TreeSize Professional is a powerful and flexible hard disk space manager for Windows 7/Vista/XP or Windows Server 2008/2003 (32 or 64 Bit).
Earlier I wrote about the WINSXS directory in Windows Vista and Windows 2008.
In Windows 7 the cleanup tool is changed. Just like it changed with Service Pack 1 for Windows Vista en Windows 2008. 🙂
The new command is:
DISM /online /Cleanup-Image /SpSuperseded
A commonly asked question among people looking at a Windows Vista or Windows Server 2008 installation is “why is the WinSxS folder so big?!” To answer that question I need to first describe componentization, and how components are managed in Windows Vista.
One of the largest changes between previous versions of Windows and Windows Vista was a move from an INF described OS to componentization. A component in Windows is one or more binaries, a catalog file, and an XML file that describes everything about how the files should be installed. From associated registry keys and services to what kind security permissions the files should have. Components are grouped into logical units, and these units are used to build the different Windows editions.
All of the components in the operating system are found in the WinSxS folder – in fact we call this location the component store. Each component has a unique name that includes the version, language, and processor architecture that it was built for. The WinSxS folder is the only location that the component is found on the system, all other instances of the files that you see on the system are “projected” by hard linking from the component store. Let me repeat that last point – there is only one instance (or full data copy) of each version of each file in the OS, and that instance is located in the WinSxS folder. So looked at from that perspective, the WinSxS folder is really the entirety of the whole OS, referred to as a “flat” in down-level operating systems. This also accounts for why you will no longer be prompted for media when running operations such as System File Checker (SFC), or when installing additional features and roles.Continue reading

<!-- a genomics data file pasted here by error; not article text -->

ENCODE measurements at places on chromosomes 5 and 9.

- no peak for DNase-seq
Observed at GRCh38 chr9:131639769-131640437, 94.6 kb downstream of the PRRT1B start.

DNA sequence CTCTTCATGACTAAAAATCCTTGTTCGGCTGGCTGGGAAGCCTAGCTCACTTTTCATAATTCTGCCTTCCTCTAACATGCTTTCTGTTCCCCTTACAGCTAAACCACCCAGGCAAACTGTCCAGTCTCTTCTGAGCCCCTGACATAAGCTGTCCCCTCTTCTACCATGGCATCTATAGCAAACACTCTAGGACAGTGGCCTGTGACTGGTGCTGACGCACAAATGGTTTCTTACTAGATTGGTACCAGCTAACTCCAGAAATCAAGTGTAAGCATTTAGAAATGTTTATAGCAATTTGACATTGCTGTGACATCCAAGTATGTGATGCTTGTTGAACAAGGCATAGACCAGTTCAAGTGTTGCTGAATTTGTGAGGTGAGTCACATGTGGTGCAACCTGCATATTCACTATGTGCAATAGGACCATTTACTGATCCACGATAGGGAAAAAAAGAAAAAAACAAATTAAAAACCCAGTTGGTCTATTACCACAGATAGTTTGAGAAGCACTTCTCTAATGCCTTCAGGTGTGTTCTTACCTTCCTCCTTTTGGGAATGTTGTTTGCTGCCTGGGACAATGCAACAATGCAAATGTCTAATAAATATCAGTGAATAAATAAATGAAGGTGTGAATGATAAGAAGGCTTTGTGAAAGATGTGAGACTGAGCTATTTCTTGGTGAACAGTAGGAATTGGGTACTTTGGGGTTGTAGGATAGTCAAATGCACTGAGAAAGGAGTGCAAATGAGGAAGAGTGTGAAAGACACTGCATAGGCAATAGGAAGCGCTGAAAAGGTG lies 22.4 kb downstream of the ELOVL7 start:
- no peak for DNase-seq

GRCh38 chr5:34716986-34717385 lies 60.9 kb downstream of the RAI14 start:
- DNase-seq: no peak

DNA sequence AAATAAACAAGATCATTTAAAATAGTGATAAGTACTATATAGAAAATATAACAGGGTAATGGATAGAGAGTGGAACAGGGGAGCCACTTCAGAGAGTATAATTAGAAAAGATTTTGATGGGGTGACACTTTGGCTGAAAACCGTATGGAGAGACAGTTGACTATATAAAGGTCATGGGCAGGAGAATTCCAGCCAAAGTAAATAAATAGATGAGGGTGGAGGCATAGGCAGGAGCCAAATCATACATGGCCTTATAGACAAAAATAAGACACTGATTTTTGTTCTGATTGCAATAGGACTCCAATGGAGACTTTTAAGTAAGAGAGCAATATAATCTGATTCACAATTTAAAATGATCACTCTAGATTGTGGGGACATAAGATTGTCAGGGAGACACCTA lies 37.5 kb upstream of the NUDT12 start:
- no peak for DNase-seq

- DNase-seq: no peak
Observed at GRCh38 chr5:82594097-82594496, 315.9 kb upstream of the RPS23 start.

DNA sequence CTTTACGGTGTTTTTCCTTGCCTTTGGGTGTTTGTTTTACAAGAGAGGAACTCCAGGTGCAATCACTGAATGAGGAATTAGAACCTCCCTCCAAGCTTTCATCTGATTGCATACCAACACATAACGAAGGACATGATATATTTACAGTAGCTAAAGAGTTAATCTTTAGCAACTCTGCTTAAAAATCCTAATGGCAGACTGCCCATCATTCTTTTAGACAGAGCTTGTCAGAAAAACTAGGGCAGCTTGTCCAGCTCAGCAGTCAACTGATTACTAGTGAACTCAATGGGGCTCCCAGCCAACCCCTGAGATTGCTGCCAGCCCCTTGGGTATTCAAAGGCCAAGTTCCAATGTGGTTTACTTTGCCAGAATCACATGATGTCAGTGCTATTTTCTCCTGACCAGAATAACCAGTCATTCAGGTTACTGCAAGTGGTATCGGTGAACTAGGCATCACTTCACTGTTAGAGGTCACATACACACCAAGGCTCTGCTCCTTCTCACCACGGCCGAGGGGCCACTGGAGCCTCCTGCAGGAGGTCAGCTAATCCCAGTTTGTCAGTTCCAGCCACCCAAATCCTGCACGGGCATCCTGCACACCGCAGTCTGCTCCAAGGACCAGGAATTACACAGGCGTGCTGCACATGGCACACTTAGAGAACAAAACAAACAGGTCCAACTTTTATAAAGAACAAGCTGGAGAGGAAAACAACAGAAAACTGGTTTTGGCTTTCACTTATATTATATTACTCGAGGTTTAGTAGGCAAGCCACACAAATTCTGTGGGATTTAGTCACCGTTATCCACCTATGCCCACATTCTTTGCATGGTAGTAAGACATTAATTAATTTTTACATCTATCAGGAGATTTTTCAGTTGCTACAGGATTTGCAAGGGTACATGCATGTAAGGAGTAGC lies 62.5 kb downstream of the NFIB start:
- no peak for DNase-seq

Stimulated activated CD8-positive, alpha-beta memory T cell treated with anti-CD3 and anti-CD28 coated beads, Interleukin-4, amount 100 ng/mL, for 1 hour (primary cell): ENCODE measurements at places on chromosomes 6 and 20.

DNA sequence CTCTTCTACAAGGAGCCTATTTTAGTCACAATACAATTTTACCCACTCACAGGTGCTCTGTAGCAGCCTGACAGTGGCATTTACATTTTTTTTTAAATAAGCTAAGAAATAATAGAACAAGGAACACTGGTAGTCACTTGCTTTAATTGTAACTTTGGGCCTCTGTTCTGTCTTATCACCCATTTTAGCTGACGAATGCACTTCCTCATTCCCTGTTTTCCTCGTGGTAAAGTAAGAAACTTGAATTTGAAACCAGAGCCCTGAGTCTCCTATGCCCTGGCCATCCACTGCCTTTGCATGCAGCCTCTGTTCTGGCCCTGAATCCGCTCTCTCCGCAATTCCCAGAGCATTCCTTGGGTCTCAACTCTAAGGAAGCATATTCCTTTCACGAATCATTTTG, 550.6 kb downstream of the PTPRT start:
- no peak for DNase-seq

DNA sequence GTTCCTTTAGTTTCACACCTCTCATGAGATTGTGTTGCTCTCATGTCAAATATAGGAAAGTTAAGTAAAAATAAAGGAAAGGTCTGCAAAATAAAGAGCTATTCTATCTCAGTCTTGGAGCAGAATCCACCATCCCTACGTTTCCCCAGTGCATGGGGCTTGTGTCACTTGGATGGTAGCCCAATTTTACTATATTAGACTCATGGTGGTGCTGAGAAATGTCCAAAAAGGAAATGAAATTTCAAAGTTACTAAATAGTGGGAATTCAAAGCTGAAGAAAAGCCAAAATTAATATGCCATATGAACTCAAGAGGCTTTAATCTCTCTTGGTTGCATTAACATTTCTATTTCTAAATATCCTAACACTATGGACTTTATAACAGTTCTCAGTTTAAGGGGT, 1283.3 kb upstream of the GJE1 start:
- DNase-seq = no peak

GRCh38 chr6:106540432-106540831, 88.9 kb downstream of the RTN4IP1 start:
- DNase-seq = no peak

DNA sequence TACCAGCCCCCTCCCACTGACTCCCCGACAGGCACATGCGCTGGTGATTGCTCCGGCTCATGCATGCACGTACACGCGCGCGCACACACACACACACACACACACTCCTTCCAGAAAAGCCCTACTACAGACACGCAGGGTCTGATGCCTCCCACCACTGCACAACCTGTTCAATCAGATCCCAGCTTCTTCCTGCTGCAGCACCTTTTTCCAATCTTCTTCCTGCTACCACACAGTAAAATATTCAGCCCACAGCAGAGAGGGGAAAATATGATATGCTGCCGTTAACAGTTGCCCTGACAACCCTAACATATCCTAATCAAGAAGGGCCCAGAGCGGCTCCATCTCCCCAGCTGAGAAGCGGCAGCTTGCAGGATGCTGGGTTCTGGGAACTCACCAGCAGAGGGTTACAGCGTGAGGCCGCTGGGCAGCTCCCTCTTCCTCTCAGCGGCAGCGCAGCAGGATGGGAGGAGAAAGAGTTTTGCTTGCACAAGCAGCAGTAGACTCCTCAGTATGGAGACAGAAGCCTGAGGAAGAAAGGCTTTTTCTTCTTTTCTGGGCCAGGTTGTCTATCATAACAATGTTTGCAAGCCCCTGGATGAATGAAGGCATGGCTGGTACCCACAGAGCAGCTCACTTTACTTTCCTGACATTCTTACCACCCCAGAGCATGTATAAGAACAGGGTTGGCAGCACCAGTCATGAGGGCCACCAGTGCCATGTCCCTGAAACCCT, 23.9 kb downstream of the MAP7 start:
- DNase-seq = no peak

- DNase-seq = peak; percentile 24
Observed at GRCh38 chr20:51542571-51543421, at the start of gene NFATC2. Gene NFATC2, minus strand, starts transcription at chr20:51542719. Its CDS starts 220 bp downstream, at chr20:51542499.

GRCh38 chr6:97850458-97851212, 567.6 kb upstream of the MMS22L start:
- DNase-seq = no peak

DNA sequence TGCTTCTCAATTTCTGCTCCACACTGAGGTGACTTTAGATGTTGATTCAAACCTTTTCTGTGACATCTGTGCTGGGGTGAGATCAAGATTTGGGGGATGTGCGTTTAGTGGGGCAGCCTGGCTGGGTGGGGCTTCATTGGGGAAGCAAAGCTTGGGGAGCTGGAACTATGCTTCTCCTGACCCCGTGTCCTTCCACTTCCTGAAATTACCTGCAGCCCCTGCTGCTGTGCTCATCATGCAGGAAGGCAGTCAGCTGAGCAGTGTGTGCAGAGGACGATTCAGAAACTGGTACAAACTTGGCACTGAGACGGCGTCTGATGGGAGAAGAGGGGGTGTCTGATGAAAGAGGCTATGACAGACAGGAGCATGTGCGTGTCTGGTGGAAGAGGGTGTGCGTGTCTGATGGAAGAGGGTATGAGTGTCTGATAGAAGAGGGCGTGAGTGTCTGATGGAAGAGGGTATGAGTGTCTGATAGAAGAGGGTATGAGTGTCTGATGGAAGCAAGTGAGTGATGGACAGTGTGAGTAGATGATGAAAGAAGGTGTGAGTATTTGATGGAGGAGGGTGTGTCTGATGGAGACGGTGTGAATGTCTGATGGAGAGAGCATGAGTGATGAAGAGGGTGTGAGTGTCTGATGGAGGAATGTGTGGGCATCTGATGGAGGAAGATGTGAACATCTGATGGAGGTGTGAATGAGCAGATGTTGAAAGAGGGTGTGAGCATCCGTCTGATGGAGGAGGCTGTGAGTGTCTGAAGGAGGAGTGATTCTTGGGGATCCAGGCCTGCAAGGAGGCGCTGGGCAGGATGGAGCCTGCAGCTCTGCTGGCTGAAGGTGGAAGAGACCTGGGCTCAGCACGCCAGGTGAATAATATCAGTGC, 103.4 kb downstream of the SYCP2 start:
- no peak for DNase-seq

If you’re anything like me, you probably have Ubuntu running on your older computers, and they often have smaller hard drives so you’re looking to save every bit of drive space you can. Here’s an easy trick to free up a surprising amount of drive space.
Every time Ubuntu updates or you install some software, the package manager downloads all of the packages to the system, and then caches them there in case they need to be installed again. Unfortunately, this can often mean a real lot of wasted space.
Check the Drive Space Used by Cached Files
To check out the used space for yourself, head into the /var/cache/apt/archives folder, or just run the following command from the prompt:
du –sh /var/cache/apt/archives
Clean Out the Cached Packages
To clean out this folder properly, you can use this command from the shell prompt:
sudo apt-get clean
You could, of course, delete the files manually if you wanted to, but that would probably be a mistake since the lock file and the blank partial directory are supposed to stay there—and it’s less keystrokes to type this anyway.Continue reading